MHR Student Reflects on their Experience Visiting the UN in Geneva

For over five years, the Office of the High Commissioner for Human Rights (OHCHR) has partnered with the Human Rights Program by supporting our students with research and internship placement opportunities to prepare them for field work and other important work related to human rights. Read about recent MHR alum Socorro Topete’s experience during her visit to Geneva, Switzerland for the 51st plenary session of the Human Rights Council.

The following reflection has been shortened for clarity.


On October 3, 2022, Sisay Shannon Tamrat and I had the opportunity to attend the 51st session of the Human Rights Council before the Office of the High Commissioner for Human Rights (OHCHR). We were invited to make a statement on behalf of our research team, the University of Minnesota, and the Minneapolis Community about our research on police surveillance and harassment of anti-police brutality in settings outside of protesting.  This research followed suit observing the aftermath of the uprising after the murder of George Floyd. 

Our invitation followed my research team’s Office of the High Commissioner for Human Rights (OHCHR) Submission of a report condemning law enforcement surveillance and harassment in settings outside of protests.  Our publication was in tandem with a OHCHR mandated report titled Promotion and protection of the human rights and fundamental freedoms of Africans and of people of African descent against excessive use of force and other human rights violations by law enforcement officers through transformative change for racial justice and equality.

During my trip to Geneva I also had the privilege of meeting several actors with different responsibilities at the United Nations, and attending the OHCHR 51st session on international human rights violations. Before participating in the 51st session of the United Nations Human Rights Council in October 2022, I believed that I could one day see myself working at the United Nations, creating transcendent change. I learned there's value, and great reward in continuing my journey with on-the-ground human rights defender organizations. I realized how we take for granted the activism that takes place within the communities that face disparities. I always knew it was the on-the-ground activists and scholars who are promoting change, and this trip made me realize that I want to work in that space.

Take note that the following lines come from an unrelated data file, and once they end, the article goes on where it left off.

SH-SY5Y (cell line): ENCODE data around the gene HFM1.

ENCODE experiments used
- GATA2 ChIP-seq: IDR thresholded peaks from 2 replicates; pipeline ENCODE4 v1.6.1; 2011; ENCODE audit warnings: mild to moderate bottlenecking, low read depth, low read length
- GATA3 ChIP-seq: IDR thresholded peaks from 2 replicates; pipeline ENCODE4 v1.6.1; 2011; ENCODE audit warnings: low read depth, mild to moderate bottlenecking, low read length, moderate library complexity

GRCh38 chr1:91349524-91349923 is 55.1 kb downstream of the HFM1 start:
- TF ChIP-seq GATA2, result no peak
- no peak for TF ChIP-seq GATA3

Understanding the limited capacity of the United Nations, I am concerned about the lack of resources and power needed to implement transcendent systemic change. After conversations with grassroots leaders and activists, I feel this is the space in which I can make an impact. The United Nations is not a “save all” mechanism, but certainly has tools to provide a positive impact on larger levels if it further incorporates the views of the communities it aims to serve. 

At first, my impressions of the United Nations as a whole were not too bright. With further reflection on the many conversations I had throughout this experience, I realized that It would not be fair to judge the work of the whole organization based on the smaller parts I got to see. If you have seen one nonprofit organization, you have only seen one nonprofit organization. This logic leads me to believe that I shouldn't dismiss the UN as a whole based on my experiences with one UN mechanism, but also consider the impact I could make through other mediums that are not the United Nations directly. 

“To navigate the space, you must occupy the space” Is the response I received when I asked how to navigate a space where you feel like an imposter or you don’t fit the mold. 

It was the greatest honor to meet with and hear Lamar Bailey make a statement at the United Nations OHCHR 51st session; where she openly stated that simply publishing a report, and country delegates commending these violations is simply not enough. She called on each state to commend and acknowledge the institutional racism that has continued this violence on africans and people of african descent. The most inspiring part of her statement was when she stated that we may never see this happen because these states profit and thrive off this oppression so why would they get rid of a system that was built for them? To see women of color in action at the United Nations the moment I began to envision myself taking space and doing work I never thought I could. 

These opportunities left me in a state of reflection for several weeks. I had so many feelings, thoughts, and Ideas going through my head. Who did I want to be as a human rights defender, and what did I want to accomplish in my journey of figuring that out? My personal story is complicated, and full of adversity. I never wanted to allow my experiences to define who I was as a person, academic, or activist. But after speaking with salma, lamar, and colette, I realized we all had something in common. It was not empathy and hunger for justice that got us in that room at the United Nations before the high commissioner of human rights. It was the fact that we all had faced injustice and let down by our governments. We had a common desire to stop others from experiencing our same hurt. That realization changed the game for me. My experiences do not define me but instead fuel the fire within, to fight for what is right. I am a human rights defender not because I have been weakened by traumatic experiences and injustice but because I was strong enough to say no more. No more injustice for me, or my loved ones. No more injustice for my community. 


To learn more about the 51st plenary session of the Human Rights Council and the topics brought forth by the University of Minnesota Masters of Human Rights Program, click here

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